I’ve always known. I’ve known since the moment I saw each of their faces on that very first sonogram picture. I’ve known since the moment the doctor placed their sweet tiny bodies into my arms. I’ve known since before they were even born.
I’ve known their beauty.
It’s immeasurable. They are my baby girls and their beauty runs deeper than skin and eyes and hair and body. Their beauty is found within their souls. I know this. I will always know this.
There will come a day when they don’t feel beautiful. Their hair will look out of place. Their teeth won’t be perfect. They may struggle with their weight or their clothing or their general appearance. I know this because we are women, and women always have moments of insecurity.
I worry about the day that will most certainly find them; that day when they compare themselves to an image they see online, or in a magazine or sitting next to them in class. When that moment comes, I pray they find the strength to believe in themselves and their beautiful bodies. I pray they have the courage to embrace their unique image that was so perfectly made.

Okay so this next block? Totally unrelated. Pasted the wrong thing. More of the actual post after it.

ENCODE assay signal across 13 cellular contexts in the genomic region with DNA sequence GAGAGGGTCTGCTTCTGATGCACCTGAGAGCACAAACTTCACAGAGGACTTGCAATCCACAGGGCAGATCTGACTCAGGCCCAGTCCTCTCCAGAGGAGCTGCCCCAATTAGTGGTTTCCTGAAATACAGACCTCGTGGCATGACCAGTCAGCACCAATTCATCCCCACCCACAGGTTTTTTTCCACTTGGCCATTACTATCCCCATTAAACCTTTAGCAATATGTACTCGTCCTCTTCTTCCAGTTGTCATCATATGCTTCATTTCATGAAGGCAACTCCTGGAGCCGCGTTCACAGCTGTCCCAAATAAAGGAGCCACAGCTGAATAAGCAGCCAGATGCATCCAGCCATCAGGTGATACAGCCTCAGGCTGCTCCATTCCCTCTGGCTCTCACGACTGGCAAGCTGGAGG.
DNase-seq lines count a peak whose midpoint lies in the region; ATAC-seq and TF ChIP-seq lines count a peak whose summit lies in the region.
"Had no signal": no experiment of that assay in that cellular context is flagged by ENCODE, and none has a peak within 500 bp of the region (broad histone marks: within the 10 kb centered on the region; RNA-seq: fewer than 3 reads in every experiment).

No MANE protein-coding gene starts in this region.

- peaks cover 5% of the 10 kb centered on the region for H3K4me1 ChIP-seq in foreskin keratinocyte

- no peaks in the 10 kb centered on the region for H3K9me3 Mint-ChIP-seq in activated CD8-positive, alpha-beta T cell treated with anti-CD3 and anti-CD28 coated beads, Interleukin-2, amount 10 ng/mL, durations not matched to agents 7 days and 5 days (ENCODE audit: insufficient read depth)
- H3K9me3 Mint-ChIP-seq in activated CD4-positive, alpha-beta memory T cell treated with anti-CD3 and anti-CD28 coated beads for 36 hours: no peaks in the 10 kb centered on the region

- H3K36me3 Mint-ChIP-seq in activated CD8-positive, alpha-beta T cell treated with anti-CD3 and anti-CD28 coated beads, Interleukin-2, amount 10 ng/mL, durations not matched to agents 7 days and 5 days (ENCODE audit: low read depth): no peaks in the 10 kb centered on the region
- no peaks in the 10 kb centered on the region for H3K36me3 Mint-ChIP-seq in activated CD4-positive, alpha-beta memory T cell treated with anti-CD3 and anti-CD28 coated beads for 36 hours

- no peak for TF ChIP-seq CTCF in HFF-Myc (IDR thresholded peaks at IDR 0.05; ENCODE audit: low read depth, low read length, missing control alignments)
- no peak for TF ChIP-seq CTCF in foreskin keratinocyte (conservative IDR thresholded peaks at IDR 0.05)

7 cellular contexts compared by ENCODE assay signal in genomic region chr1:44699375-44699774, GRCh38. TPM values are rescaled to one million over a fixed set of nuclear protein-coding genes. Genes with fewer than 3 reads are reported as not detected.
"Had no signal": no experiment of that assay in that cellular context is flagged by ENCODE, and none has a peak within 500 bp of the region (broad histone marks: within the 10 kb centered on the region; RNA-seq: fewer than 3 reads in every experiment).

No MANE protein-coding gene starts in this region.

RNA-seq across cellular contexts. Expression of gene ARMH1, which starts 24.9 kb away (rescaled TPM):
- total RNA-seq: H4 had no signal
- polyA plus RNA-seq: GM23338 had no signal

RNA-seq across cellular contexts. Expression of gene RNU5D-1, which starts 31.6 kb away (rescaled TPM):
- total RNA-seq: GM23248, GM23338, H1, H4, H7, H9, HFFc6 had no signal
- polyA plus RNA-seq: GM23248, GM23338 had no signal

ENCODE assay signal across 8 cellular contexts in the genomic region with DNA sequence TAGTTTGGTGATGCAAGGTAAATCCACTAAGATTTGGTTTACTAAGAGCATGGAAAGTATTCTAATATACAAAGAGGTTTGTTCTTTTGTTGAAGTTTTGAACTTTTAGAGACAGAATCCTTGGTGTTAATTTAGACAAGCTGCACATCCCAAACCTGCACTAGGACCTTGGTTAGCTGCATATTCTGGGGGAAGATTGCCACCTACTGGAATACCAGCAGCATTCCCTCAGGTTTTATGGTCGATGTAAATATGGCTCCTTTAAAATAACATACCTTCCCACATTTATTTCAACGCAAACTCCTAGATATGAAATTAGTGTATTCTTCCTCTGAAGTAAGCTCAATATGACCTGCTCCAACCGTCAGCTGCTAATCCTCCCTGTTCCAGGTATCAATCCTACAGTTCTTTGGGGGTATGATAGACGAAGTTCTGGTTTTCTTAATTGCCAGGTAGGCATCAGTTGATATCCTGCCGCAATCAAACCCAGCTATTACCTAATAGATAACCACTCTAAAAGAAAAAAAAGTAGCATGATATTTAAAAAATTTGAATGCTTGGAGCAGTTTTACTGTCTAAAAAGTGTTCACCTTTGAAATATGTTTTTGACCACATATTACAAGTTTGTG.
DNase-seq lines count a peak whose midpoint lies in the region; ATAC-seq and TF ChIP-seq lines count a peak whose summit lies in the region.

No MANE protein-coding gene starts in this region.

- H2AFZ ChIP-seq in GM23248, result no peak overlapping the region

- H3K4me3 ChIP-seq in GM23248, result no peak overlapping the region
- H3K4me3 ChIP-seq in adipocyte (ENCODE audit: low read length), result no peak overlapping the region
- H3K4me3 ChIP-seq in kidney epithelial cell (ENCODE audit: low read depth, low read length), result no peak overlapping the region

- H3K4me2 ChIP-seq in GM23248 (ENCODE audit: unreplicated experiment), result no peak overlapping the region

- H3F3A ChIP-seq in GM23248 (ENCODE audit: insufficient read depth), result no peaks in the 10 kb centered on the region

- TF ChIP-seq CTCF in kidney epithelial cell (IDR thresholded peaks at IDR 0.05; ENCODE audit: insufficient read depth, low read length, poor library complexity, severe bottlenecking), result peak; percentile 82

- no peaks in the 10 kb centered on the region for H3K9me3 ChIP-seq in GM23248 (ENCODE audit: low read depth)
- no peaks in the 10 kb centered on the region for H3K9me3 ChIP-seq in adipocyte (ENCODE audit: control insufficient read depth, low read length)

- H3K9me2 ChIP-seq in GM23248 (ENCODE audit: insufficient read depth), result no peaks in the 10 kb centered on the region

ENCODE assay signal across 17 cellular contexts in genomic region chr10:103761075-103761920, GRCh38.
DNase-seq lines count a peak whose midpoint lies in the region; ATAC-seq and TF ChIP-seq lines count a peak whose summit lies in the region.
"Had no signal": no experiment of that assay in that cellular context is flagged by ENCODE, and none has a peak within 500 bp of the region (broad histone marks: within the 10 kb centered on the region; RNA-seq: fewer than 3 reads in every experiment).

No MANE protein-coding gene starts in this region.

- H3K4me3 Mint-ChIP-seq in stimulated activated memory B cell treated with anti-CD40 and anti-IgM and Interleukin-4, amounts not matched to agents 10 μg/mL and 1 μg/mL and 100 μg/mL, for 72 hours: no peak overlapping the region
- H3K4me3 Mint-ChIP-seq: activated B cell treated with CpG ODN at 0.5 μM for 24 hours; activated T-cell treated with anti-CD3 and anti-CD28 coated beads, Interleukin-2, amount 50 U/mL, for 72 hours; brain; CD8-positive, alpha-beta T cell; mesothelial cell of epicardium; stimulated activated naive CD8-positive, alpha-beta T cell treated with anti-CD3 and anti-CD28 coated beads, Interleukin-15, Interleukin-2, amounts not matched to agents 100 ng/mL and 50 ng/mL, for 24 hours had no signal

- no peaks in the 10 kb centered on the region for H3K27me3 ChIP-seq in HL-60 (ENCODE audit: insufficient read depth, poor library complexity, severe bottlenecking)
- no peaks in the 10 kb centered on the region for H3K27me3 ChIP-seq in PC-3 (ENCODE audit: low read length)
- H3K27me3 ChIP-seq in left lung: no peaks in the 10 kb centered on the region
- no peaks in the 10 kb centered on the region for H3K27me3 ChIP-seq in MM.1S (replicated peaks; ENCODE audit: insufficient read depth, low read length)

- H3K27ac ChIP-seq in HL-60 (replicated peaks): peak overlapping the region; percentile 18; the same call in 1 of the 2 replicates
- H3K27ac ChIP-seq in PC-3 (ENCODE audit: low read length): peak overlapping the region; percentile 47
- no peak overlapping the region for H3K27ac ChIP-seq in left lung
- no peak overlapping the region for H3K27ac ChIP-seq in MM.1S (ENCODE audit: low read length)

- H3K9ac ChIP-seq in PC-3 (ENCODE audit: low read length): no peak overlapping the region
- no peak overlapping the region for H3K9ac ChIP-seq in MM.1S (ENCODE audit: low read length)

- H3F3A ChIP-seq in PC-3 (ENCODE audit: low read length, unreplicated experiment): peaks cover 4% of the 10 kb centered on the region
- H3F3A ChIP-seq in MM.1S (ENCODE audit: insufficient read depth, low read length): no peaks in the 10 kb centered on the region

Each day I tell my girls they are beautiful. I’ve read articles where mothers discourage use of that word. They say beautiful represents an outside appearance. Instead of using the word beauty, we’re told to say things like strong, kind, intelligent and humorous.
I understand their logic but I disagree.
At age 14, girls don’t care if they are strong.
At age 14, girls don’t care if they are intelligent.
At age 14, girls don’t care if they are kind.
At age 14, girls want to be beautiful.
I know this, because I’ve been that age. You have, too. When we’re young, beauty is found in the outside appearance. I want this to change. I want young girls and boys to see beauty within each of their souls, but that’s a gift usually found much later in our lives.
So I use the word beautiful when I describe my girls. I tell them what that word truly represents.
Beautiful means strength, courage, intelligence, kindness, humor, love and faith. Those descriptions form a beautiful image. I tell them they are beautiful; because they are. You are, too. Don’t be afraid of that word. Beauty is found in each of us.
Someday when my girls look in the mirror and question what they see, I hope they remember what I’ve always known. And I pray they take a moment to discover that beauty in others, too.